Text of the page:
Dana Arabiyat, a 15-year-old Jordanian student had to create a science project for her school’s science fair. And what Dana created was so surprisingly innovative she was able to present the details of her research project at the Intel International Science and Engineering Fair this month. Created by the Society for Science and the Public, which also publishes Science News for Students, the event brought 1,702 student project finalists from more than 70 countries to Pittsburgh, Pennylsvania this May.
15-year-old Dana attends the Al-Ridwan School in Amman, and her research shows just how much debris is floating around space, orbiting Earth. Dana’s research found that there is around 20,000 bits of these debris is the size of a tennis ball, with some much, much larger, floating around the Earth. Though most of these bits are too small to detect from Earth, there are approximately 100 million bits of debris that orbit our planet. Dana’s science project is an innovative satellite that was designed specifically to collect this space debris and then properly dispose of it, making our atmosphere a much cleaner one. She reports that these space debris could be potentially dangerous, as the larger pieces could potentially collide with a satellite or the International Space Station.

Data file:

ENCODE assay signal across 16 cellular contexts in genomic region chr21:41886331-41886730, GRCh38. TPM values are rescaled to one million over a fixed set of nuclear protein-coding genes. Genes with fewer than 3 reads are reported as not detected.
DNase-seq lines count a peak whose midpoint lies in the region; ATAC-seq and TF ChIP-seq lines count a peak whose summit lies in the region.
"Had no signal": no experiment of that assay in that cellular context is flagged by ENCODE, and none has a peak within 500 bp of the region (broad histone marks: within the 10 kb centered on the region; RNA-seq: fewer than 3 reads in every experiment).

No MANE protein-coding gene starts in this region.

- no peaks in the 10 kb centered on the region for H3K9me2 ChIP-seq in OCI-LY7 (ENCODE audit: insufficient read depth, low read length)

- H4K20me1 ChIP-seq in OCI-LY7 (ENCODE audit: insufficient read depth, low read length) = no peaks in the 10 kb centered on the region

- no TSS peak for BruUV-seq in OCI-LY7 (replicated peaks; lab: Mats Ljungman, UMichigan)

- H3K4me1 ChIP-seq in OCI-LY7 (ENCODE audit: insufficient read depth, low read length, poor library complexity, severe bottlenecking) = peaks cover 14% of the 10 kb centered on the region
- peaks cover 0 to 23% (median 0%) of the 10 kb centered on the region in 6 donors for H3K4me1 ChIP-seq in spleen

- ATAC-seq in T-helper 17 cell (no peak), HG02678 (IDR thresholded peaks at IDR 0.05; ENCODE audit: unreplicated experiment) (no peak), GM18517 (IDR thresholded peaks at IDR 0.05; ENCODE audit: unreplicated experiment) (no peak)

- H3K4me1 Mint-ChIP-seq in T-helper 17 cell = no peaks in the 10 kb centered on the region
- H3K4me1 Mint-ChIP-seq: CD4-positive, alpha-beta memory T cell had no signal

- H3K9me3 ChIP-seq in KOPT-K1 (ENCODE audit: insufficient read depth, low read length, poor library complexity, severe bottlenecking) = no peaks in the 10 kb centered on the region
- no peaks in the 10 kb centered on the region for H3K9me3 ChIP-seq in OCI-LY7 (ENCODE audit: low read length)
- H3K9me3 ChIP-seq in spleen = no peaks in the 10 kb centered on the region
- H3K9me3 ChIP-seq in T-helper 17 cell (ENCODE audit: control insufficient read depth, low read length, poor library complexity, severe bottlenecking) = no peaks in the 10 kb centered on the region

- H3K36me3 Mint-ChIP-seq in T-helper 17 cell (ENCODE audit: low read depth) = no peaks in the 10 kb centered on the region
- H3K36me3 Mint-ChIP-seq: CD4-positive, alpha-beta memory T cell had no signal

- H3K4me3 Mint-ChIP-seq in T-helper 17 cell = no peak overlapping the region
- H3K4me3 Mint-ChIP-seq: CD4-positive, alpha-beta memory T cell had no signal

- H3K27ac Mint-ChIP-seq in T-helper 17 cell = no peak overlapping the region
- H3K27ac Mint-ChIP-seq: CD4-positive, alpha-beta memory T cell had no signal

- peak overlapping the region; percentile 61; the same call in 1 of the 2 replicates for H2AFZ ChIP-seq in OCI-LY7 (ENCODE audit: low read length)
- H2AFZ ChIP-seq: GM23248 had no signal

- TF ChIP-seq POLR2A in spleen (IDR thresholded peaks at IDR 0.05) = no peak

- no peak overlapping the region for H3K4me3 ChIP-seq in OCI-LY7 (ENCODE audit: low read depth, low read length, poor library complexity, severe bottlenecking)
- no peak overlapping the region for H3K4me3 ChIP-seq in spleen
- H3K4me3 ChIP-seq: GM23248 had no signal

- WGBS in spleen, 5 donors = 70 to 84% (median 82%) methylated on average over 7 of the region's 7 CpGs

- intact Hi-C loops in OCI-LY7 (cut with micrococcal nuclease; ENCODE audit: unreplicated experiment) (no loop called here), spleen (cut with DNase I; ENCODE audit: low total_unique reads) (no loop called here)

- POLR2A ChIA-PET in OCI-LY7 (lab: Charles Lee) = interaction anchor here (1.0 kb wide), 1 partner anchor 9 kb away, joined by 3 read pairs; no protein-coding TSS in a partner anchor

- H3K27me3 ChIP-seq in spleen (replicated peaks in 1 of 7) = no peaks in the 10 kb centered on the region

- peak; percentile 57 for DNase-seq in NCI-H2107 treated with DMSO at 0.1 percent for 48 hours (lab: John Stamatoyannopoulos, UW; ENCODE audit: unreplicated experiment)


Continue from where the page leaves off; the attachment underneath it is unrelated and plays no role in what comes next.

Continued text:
Dana’s satellite will be able to collect bits of debris up to 50 centimeters (about 20 inches) across. If engineers wanted to catch larger bits of space junk, they could build a version of her design with a larger door. But that might also require a far stronger trash bin. That’s because the bigger the junk, the more damage it could do to the container as it’s caught.
For more information: Read the original article on Society for Science
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